Could An Anti-Alcoholism Drug Cure HIV?

By May Wilkerson 11/25/15

Disulfiram may potentially "flush out" HIV from so-called hiding places and could lead to a cure.

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A potential cure for HIV may lie in a drug called disulfiram that has been used since the 1920s to treat alcoholism. The drug discourages drinking by making the body temporarily hyper-sensitive to alcohol. But it may also be effective as a latency-reactivation agent (LRA). These are drugs that allow HIV to resurface after antiretroviral therapy (ART) has stopped. The hope is that drugs like disulfiram could root out the last of the infection from its “hiding places,” so that other drugs can be used to eliminate it entirely from the body.

Recently, researchers found that disulfiram was effective as an LRA. But the results were only seen in a lab and scientists were unsure if this reactivation effect would occur in actual people living with HIV.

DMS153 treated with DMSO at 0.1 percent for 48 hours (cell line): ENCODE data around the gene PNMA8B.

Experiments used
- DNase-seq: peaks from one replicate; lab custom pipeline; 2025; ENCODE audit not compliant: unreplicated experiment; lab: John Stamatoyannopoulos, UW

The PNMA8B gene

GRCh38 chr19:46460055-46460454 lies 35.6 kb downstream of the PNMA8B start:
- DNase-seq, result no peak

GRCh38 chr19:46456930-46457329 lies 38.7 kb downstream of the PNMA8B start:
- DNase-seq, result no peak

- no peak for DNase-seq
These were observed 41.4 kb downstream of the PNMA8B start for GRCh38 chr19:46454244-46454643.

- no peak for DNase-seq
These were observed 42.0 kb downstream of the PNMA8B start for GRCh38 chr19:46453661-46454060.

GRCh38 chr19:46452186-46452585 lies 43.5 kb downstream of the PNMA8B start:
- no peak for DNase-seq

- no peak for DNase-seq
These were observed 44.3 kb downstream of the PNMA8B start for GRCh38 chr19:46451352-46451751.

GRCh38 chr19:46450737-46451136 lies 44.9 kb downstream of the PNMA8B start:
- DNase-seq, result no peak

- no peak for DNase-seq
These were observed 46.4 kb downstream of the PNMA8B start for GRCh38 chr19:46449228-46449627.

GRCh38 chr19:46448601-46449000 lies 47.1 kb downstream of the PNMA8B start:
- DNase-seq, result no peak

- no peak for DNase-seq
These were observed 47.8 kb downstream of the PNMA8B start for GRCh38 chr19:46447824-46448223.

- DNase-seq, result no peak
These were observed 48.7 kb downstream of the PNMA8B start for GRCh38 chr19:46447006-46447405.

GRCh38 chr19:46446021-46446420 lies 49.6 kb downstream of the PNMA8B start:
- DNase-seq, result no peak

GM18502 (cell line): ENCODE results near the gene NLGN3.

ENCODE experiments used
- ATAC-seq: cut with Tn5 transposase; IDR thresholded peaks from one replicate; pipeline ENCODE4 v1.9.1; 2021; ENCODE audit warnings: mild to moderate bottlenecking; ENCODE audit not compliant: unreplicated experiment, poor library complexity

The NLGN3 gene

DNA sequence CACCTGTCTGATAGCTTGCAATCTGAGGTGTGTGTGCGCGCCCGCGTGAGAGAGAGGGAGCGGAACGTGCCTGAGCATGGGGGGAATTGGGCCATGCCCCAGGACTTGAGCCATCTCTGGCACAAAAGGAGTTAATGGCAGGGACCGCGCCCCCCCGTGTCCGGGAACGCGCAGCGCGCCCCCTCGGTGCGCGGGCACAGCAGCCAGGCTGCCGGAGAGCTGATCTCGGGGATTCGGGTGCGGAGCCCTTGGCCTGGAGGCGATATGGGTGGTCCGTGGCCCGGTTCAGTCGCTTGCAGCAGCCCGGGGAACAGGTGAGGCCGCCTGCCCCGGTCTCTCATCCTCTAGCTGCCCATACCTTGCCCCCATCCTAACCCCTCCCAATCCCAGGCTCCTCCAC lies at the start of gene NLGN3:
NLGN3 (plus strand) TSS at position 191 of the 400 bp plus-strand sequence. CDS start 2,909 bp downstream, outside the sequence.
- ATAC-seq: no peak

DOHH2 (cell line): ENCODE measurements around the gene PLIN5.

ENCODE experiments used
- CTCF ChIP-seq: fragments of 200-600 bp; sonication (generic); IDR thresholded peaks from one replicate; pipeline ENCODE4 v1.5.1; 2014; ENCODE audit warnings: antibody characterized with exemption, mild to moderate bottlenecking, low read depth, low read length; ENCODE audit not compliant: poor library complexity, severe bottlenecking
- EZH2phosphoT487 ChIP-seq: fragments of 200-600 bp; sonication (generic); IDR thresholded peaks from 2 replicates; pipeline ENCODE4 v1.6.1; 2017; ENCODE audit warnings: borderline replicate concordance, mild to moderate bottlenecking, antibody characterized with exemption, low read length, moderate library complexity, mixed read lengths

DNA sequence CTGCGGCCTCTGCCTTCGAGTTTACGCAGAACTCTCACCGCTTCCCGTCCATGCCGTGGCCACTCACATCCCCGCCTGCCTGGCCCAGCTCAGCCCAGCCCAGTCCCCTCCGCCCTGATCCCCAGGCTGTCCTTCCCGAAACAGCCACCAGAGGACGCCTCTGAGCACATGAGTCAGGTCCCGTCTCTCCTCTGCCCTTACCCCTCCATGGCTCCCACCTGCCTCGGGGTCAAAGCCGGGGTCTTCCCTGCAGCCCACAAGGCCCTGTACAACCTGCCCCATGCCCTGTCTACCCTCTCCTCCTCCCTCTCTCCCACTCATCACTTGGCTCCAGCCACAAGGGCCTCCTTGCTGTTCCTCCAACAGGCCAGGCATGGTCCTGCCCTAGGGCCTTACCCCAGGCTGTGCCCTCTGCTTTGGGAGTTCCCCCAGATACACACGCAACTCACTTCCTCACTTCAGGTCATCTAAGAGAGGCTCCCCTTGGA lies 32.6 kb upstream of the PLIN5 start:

But a new study, published this month in The Lancet, found that disulfiram might actually work in humans. The authors tested the drug on 30 HIV-infected people currently on ART and found evidence in their blood samples that the HIV had become latent. Even better, the drug seemed to have no serious side effects for users, regardless of dosage.

Though the findings seem hopeful, it’s too soon to tell if the medication will be an effective “cure” for HIV. Though initial experiments on reactivation drugs like disulfiram showed promise, subsequent studies using samples of HIV-infected cells from actual patients produced much weaker results.

The authors of the latest study noted that disulfiram might work as part of a combination of drugs. A prior study from this past spring found that certain combinations of two LRAs may be more effective than one drug on its own. Though combinations of drugs other than disulfiram proved more potent in activating latency, many of those drugs are more toxic and contain worse side effects. Disulfiram is considered a promising addition to potential HIV treatment because of its minimal side effects.

“Our findings support further study of disulfiram combinations and consideration of future clinical testing,” the authors of the previous study wrote.

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May Wilkerson is a writer, comic and Managing Editor @someecards. Co-host of the podcast Crazy; In Bed w/alyssalimp. She is also the top Google result for "insufferable lunatic." Follow this insufferable lunatic on Twitter.

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